🌈Yes, I am Autistic; I Discovered This At 33.

adventure, Africa, Antarctica, Anxiety, Art, autism, beauty, Big Chop, courage, Depression, Education, explore, faith, family, Foreign Language, Hair, Health, Health, wellness,, Lesson Planning, love, Mental Health, music, Music Class, Mystery, natural hair, Podcast, special needs, stroke, Teaching, travel, Uncategorized, Wellness, worldview

🌈E X P R E S S I V E #autism

“You’re doing too much.”

“You be doing the most.”

“You’re a lot.”

“Why are you so extra?”

“You shouldn’t have asked that.”

“Did you just say that?!”

“Sit down, Kris.”

“Tone it down.”

“Your posts are too long.”

“You’re too old to be using rainbows.”

“That’s just Karissa.”

“Relax your face.”

Conformity.

Conformity was never my cup of tea. I’ve sipped several times, but it never tasted quite right. Typically, that lukewarm bitterness always found itself spat out.

I couldn’t deal with the box. It never fit.

However, because of my “packaging” I got away with a lot. Yes, because of how I look and my language, I never got evaluated, never showed severe enough signs to even be suspected. Why? Mimicking. Modeling. Copying. Con. Form. Ing.

Never found out I was on the autism spectrum until the age of 33. I’m talking months ago, y’all. Never had a clue.

Throughout my life, I watched and studied everyone and tried to appear #normal—whatever that is; I tried to blend in.

But…

•from my tantrums in front of the tv (Dad shut that down before he went on leave to Alaska #DoItOneMoTime)

•naked streaks in the home (got to pick that up when he left and it was just all girls)

•cussing volcano (ask my brother KaDar or my sisters about that one day.)

•disdain for eggs, pancakes, macaroni and cheese, grits

•shyness mixed with stuttering

•bouncing a little extra while my sisters and I sang

•sensitivity to certain materials, textures, jewelry, scents, and ingredients

all proved that I couldn’t just blend in. Apparently it didn’t phase me too much.

However, my stimming emerged in different ways. Sophisticated stimming is what I now call it.

I learned how to manage it. Learned how to cope.

Part of my coping with my #extraness happened through various activities and from childhood until now.

Odyssey of the Mind

Forensics

Cheerleading

Free Spirit Show Choir

Marching Band

Concert Band

Basketball

Volleyball Camp

Tennis

Track

Clubs, offices, councils and societies galore

Souls A Fire Gospel Choir

Frontline at ORU

Songwriting in seconds

Speedy Math Skills

Modeling

Acting

Drummer

Author

Speaker

Substitute Teacher

Learning “foreign” languages

State Praise Dance Choreographer

Toastmasters

Exploring all seven continents

and those are just a few that helped me #LetItOut.

So if you came into my life mid-song, I must share: the treble and bass that God put in my soul ain’t going nowhere.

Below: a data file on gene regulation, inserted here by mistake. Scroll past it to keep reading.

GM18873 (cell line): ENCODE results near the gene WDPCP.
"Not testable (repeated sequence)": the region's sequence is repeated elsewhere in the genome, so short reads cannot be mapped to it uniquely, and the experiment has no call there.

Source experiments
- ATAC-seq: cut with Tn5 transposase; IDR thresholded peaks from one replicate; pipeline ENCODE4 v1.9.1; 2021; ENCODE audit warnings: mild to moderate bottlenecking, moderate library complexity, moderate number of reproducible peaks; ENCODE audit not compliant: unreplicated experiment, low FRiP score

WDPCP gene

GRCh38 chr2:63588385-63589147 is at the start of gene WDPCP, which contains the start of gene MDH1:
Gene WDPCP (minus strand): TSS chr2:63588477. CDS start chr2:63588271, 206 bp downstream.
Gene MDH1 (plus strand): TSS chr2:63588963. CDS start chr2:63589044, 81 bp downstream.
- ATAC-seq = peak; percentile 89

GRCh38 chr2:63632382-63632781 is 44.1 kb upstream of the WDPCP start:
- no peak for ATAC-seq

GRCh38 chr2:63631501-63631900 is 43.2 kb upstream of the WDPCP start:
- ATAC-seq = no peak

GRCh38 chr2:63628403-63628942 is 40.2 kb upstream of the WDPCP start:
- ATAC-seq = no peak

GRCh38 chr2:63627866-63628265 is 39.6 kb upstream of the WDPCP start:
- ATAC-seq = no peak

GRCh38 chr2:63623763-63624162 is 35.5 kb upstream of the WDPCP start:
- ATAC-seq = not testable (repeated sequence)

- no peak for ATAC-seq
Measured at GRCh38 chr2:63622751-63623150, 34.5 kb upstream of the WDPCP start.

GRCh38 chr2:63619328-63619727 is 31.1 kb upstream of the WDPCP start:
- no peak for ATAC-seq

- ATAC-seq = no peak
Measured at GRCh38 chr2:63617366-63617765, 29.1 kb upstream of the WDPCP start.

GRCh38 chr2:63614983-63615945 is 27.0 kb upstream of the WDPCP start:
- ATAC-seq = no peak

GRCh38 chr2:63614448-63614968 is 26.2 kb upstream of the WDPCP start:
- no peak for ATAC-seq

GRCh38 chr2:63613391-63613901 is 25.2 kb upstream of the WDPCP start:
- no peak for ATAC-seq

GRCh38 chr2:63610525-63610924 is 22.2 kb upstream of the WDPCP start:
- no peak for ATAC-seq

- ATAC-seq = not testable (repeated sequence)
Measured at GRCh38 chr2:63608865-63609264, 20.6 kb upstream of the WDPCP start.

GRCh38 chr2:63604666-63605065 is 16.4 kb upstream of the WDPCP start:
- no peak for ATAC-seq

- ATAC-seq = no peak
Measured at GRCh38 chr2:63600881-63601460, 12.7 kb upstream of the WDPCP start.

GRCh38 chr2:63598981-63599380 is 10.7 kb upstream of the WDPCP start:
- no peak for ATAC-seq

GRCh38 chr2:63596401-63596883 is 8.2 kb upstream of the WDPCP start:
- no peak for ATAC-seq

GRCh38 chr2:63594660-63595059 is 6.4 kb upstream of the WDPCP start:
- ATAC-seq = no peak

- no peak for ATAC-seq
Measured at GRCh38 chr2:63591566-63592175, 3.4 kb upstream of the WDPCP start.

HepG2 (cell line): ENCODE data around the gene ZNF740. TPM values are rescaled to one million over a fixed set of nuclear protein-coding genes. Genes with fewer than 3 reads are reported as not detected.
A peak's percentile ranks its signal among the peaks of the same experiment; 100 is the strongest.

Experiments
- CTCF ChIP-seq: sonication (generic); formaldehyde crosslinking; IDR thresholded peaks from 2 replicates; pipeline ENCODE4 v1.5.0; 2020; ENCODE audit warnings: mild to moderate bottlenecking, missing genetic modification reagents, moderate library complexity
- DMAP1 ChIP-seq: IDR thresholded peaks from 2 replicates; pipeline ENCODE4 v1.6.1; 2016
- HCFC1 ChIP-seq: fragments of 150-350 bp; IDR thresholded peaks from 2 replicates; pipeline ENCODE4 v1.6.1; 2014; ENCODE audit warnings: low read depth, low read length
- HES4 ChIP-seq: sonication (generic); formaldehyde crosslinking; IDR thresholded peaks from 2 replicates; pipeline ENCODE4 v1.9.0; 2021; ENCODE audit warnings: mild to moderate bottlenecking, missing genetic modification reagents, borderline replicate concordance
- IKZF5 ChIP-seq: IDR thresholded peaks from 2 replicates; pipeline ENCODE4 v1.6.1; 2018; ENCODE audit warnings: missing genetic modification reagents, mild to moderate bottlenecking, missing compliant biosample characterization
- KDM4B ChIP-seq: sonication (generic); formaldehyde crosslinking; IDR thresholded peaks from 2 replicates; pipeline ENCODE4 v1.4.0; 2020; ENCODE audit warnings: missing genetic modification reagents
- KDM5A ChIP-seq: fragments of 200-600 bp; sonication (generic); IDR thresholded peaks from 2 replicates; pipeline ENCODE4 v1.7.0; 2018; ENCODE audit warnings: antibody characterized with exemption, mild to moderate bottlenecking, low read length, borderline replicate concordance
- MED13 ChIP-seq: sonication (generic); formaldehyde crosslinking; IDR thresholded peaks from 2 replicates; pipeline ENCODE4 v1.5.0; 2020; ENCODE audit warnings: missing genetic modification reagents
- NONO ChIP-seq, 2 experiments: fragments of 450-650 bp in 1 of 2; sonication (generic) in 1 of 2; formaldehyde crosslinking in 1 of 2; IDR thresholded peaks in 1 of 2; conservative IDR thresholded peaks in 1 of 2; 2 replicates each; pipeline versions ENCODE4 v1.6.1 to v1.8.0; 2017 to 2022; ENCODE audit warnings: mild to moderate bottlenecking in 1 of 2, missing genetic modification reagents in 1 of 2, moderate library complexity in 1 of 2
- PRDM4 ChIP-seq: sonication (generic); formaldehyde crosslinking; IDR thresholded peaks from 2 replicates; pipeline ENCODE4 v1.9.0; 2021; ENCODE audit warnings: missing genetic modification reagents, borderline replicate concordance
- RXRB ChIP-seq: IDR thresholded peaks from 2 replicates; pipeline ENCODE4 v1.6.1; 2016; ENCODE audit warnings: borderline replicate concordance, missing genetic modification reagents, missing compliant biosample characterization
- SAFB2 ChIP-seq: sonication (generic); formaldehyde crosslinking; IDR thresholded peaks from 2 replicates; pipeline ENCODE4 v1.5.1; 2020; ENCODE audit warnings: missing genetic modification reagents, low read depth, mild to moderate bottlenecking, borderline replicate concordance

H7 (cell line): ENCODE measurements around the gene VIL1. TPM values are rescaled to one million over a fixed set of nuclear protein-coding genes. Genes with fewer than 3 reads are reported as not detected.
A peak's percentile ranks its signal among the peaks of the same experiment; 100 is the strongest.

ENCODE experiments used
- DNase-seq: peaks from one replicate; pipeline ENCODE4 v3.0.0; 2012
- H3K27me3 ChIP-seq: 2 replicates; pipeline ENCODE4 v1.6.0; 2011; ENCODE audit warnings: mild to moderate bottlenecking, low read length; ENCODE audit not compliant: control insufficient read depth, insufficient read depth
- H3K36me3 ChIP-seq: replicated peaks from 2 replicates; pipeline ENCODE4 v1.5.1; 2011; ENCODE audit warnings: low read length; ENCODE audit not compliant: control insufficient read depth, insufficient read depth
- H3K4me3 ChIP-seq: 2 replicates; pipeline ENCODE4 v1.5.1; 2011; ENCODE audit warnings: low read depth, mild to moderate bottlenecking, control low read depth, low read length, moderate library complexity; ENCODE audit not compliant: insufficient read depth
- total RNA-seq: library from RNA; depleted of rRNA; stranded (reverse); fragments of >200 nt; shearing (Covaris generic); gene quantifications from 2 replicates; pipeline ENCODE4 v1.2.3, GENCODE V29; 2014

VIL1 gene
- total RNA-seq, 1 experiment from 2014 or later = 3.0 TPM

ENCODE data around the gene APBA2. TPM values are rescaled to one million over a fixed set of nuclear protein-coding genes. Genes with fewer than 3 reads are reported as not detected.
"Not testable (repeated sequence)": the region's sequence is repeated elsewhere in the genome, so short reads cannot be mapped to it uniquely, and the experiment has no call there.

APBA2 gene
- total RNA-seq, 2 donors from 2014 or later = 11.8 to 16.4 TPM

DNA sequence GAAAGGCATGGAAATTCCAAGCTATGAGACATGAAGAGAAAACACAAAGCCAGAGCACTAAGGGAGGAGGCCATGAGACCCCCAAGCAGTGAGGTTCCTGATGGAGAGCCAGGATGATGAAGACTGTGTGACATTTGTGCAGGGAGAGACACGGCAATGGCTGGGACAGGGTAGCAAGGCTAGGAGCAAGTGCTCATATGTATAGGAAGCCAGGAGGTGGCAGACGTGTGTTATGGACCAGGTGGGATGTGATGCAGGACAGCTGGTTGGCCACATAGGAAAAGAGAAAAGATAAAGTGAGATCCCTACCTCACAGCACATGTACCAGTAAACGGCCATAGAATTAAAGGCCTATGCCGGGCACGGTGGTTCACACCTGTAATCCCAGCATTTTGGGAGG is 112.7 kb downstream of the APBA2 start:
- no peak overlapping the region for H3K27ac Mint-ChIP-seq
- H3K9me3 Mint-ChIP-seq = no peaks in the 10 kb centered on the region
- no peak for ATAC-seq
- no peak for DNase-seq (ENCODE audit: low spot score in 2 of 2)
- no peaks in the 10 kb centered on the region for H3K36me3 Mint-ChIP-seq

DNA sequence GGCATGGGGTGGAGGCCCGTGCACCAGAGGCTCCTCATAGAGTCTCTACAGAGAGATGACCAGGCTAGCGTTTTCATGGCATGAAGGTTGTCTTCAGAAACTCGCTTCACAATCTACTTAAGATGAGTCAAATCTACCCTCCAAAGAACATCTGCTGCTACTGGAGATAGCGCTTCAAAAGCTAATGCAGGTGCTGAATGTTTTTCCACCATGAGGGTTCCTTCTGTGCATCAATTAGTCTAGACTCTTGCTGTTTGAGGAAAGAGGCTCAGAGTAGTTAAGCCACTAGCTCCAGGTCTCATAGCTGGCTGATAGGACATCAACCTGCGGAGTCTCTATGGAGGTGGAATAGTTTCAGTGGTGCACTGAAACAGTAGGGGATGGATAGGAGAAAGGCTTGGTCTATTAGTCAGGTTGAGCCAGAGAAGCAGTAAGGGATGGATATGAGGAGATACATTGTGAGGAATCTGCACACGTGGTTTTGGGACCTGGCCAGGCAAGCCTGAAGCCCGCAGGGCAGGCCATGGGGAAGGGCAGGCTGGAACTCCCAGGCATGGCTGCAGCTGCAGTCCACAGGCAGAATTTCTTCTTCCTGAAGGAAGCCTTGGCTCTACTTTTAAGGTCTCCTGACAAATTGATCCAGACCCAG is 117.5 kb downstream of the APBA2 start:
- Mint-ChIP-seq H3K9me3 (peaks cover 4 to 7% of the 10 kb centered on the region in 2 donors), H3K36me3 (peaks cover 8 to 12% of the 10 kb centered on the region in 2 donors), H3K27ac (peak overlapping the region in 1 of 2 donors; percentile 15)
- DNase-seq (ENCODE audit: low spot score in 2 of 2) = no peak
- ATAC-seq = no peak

I’ve learned that my sophisticated stimming allowed me to “blend in” in this world. However, I’m interested in raising awareness about the autism SPECTRUM. Not just one side. All. Of. It. It is deep and diverse. After counsel and evaluations galore, I’ve been congratulated and celebrated for this discovery.

Let me be clear: I am not an expert. I am not a licensed medical professional. I chose Special Education as my major for three years. I changed it and graduated with a BA in International Community Development with two concentrations in Special Education and Teaching English as a Second Language. I’m challenged to search and study more now. Back in the day, girls easily got overlooked because of their social skills. Just look up “Autism in Females: How is It Different?” on YouTube. I cried through it because it was all me. Thanks to Special Education teacher Kelsey at G. Stanley Elementary for introducing me to that video. Thanks to Darius for telling me about Temple Grandin. What an inspiration!

Will I be the voice for non-verbal autistic peeps? Absolutely not. They, in fact, have their own voices. WE simply have to listen to HOW they speak.

I look forward to sharing my voice and journey about how I functioned WITHOUT the label for 32 years.

Slap the autistic label on a child; no problem. Just make sure that when you explain autism to a child—if you dare—you explain that they carry superpowers, are genius in their own way, and that YOU are willing to WORK to draw out the genius, to fan their flame, to exercise extreme patience, and to respect them enough to study and learn them.

Faces were scratched out if the students left mid-year. I was at a school full of other military brats like me. I’m clearly the one leaning in the pink.